At least 96 people have been killed in more than two weeks of clashes between security forces and clan members in Somaliland, a hospital director said on Thursday.
“We have 96 dead and 560 wounded,” said Ahmed Mohamed Hassan, director of the main hospital in the contested town of Las Anod.
Garaad Jama Garaad Ali, a senior clan chief, on Wednesday said that 150 people had been killed and 500 wounded.
Somaliland, which has claimed independence from Somalia since 1991, but has never been recognized internationally, is often seen as a beacon of stability in the Horn of Africa.
However, political tensions have surged in the past few months, leading to deadly violence between government forces and militias loyal to Somalia.
The latest fighting broke out on Feb. 6 in Las Anod, which straddles a key trade route and is claimed by Somaliland and neighboring Puntland, a semi-autonomous state of northeastern Somalia.
The UN said more than 185,000 people have been displaced by the violence.
Heavy fighting was still raging on Thursday, the region’s clan leaders and witnesses said.
“It started in the early morning and already several artillery and mortar shells landed in the town,” Las Anod resident Mohamed Saleban said by telephone, adding that people were fleeing.
On Wednesday, Hassan said that the hospital itself had been bombarded and that several employees had on “a number of occasions” survived shelling.
“They have destroyed the electricity system of the hospital, the oxygen system, the blood bank, the office of the human resources and other parts of the hospital building,” he told reporters, vowing to continue working.
The violence erupted after elders in the Sool region, where Las Anod is located, issued a statement pledging support for Somalia’s federal government and urged Somaliland authorities to withdraw their soldiers from the area.
The Somaliland government announced a ceasefire on Feb. 10, but days later accused Somalia of attacking its forces.
The UN last week said that more than 185,00 people had been uprooted from their homes, with aid workers struggling to respond to the situation due to inadequate resources.
Women and children accounted for an estimated 89 percent of the displaced population, the UN Office for the Coordination of Humanitarian Affairs said in a statement.
Many were reportedly seeking shelter under trees or inside schools, which have been forced to shut.
In addition to those displaced inside Somaliland, more than 60,000 have fled to Ethiopia’s Somali Region to escape the violence, the UN High Commissioner for Refugees said.
Vaccines that protect against severe illness, death and lingering long COVID-19 symptoms from a SARS-CoV-2 infection were linked to small increases in neurological, blood and heart-related conditions in the largest global vaccine safety study to date. The rare events — identified early in the pandemic — included a higher risk of heart-related inflammation from mRNA shots made by Pfizer Inc, BioNTech SE and Moderna Inc, and an increased risk of a type of blood clot in the brain after immunization with viral-vector vaccines such as the one developed by the University of Oxford and made by AstraZeneca PLC. The viral-vector jabs were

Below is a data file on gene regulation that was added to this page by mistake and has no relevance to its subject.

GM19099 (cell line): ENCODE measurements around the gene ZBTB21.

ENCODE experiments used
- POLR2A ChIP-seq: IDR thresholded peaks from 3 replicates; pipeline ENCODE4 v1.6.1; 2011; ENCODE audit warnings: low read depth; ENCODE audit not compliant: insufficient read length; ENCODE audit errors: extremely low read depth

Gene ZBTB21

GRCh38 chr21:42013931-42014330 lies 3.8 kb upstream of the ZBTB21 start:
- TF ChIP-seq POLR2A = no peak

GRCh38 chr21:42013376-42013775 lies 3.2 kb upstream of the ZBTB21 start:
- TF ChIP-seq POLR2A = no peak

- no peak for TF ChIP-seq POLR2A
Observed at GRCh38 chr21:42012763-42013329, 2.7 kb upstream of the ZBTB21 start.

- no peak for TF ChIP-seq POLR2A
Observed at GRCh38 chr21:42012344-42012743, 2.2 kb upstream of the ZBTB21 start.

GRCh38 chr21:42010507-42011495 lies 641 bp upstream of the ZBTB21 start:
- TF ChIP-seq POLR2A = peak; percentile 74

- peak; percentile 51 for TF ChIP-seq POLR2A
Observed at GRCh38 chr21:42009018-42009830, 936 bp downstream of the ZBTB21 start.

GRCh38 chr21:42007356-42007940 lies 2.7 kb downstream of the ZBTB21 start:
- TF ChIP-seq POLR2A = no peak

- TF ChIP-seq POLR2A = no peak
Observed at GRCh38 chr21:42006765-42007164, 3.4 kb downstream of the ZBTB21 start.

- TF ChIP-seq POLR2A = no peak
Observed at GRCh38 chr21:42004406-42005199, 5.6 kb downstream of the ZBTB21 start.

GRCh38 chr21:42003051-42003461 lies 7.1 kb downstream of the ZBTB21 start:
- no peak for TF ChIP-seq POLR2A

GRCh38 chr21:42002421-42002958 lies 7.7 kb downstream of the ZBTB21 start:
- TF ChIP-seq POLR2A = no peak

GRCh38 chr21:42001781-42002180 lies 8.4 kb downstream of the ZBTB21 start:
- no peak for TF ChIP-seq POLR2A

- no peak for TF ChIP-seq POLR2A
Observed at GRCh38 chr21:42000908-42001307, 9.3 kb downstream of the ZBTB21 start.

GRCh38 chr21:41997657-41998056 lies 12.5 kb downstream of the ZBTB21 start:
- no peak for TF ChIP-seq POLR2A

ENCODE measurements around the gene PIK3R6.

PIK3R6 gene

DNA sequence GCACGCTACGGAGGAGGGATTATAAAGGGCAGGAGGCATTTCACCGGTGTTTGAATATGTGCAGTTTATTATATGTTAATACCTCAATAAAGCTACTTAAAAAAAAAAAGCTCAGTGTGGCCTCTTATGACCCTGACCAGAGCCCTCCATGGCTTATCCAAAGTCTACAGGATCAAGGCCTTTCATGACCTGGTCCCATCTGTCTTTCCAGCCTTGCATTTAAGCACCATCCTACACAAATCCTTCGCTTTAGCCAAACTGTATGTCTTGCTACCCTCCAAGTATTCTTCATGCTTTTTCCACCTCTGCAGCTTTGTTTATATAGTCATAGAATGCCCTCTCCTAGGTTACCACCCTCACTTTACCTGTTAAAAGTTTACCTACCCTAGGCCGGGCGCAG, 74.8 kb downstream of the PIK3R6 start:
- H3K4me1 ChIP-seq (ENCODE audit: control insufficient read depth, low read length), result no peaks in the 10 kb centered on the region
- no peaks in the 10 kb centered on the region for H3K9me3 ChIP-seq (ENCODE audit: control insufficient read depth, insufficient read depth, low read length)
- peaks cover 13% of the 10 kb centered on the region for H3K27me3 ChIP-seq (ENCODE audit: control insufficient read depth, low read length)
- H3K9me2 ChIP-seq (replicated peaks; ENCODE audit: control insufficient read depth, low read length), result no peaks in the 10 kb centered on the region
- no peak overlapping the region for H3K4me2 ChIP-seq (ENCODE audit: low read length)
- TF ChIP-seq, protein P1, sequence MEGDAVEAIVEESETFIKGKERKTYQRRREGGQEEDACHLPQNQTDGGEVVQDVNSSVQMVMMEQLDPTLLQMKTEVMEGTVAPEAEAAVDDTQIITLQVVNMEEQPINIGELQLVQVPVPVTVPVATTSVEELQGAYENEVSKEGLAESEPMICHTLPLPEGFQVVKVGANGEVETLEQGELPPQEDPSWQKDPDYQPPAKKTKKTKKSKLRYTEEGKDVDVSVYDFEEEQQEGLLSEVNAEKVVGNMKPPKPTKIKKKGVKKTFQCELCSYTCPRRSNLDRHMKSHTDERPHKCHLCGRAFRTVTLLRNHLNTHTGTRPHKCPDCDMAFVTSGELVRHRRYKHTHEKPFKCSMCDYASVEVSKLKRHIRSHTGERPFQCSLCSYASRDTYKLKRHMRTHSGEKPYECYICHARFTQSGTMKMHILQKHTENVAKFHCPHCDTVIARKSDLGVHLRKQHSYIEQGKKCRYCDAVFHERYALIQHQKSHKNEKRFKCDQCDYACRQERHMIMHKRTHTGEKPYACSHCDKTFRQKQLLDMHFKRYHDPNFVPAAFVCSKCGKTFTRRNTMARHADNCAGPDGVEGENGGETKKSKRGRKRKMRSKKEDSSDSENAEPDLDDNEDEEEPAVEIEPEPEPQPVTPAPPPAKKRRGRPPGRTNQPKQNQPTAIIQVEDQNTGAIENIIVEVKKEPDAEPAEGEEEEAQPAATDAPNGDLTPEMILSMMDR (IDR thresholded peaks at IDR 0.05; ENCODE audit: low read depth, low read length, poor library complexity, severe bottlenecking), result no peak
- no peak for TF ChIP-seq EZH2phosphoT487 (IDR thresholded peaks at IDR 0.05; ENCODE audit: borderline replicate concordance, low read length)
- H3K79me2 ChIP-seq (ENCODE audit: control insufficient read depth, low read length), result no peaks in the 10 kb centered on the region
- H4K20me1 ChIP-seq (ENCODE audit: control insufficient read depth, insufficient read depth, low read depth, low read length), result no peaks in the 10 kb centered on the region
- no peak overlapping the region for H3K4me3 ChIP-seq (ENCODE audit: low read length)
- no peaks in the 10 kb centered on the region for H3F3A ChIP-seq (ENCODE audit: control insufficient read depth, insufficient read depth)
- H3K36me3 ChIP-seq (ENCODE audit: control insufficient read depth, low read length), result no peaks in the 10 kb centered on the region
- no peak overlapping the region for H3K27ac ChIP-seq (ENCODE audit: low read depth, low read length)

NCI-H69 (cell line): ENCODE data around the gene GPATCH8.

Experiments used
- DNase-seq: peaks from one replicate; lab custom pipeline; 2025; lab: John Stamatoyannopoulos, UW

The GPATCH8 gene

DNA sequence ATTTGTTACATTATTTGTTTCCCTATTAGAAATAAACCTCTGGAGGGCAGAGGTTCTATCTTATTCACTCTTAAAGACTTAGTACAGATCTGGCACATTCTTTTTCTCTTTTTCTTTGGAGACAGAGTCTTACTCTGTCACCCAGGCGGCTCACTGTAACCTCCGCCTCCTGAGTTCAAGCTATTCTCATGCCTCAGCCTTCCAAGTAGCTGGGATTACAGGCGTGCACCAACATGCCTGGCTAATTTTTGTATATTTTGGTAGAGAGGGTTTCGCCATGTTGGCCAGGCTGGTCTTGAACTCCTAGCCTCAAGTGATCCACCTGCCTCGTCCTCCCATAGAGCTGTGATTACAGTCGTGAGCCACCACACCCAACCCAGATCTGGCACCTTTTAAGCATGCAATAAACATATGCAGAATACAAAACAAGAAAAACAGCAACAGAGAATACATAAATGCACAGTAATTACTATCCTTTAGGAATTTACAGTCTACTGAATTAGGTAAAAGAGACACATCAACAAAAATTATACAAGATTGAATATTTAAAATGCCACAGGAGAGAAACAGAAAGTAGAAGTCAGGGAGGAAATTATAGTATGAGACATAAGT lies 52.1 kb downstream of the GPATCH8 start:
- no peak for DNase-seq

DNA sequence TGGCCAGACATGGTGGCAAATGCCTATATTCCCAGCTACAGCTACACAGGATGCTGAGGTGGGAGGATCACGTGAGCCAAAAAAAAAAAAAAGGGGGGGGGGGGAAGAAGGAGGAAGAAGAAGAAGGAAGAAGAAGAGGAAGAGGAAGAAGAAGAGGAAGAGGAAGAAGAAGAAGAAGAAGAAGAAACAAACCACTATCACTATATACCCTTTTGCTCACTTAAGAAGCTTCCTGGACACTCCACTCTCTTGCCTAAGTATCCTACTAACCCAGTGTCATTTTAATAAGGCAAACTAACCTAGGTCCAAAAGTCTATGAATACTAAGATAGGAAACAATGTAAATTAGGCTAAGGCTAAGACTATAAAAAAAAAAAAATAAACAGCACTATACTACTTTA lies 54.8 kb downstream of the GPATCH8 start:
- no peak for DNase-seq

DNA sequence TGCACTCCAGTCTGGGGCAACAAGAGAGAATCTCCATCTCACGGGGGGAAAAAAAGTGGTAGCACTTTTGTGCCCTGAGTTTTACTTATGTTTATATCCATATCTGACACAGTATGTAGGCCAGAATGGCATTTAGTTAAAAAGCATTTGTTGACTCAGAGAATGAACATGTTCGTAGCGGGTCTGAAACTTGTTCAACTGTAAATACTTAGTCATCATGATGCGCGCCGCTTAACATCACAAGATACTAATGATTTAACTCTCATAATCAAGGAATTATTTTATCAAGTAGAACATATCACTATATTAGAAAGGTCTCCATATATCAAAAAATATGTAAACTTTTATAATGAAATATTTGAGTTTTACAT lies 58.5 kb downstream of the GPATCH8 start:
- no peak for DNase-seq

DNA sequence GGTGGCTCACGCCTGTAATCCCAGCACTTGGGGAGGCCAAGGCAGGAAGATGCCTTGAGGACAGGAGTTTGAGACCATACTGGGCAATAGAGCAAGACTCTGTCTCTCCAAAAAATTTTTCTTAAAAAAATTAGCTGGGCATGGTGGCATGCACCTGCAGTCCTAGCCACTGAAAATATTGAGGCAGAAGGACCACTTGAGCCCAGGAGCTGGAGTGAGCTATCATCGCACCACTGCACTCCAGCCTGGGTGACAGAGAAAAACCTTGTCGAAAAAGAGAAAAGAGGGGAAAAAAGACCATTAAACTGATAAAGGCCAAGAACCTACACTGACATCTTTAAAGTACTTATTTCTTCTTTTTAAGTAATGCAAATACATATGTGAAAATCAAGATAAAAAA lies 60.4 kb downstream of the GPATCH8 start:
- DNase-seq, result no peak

Women on Thursday officially joined a so-called “naked festival” at a shrine in central Japan for the first time in the event’s 1,250-year history, donning purple robes and chanting excitedly as they bore a large bamboo trunk as an offering. Seven groups of women took part in the ritual which is said to drive away evil spirits and where participants pray for happiness. Despite its name, those taking part are not naked. Many women wore “Happi Coats” (robes that reach to the hips) and shorts that are typically worn at Japanese festivals, although men just wore loincloths similar to those worn by
DECLINE: About 27 million Argentines are poor, of which 15 percent are mired in ‘destitution,’ meaning they cannot adequately cover their food needs, a study showed Poverty levels last month skyrocketed to 57.4 percent of Argentina’s population of 46 million, the highest rate in 20 years, a study by the Catholic University of Argentina (UCA) showed. The findings quickly unleashed accusations between Argentina’s former vice president Cristina Fernandez de Kirchner and the government of President Javier Milei, who came to power announcing a series of shock measures aimed at tackling the country’s severe crisis. About 27 million people in Argentina are poor and 15 percent of those are mired in “destitution,” meaning they cannot adequately cover their food needs, according to the study released over the weekend. The UCA’s
‘DRAGON SLAYERS’: The alleged members of a radical protest group were arrested after police accused them of planning a bomb attack during a Human Rights Day rally Fourteen people yesterday went on trial in Hong Kong for allegedly planning to carry out a bomb attack to murder police officers during pro-democracy protests in 2019, with prosecutors invoking the territory’s anti-terrorism act. The defendants, allegedly members of a radical protest group called “Dragon Slayers,” were arrested after police accused them of planning to carry out a bomb attack during a rally marking International Human Rights Day. Thousands of people have been rounded up and charged over their involvement in months of huge and at times violent protests that started in 2019 calling for greater autonomy from Beijing’s rule. Hong Kong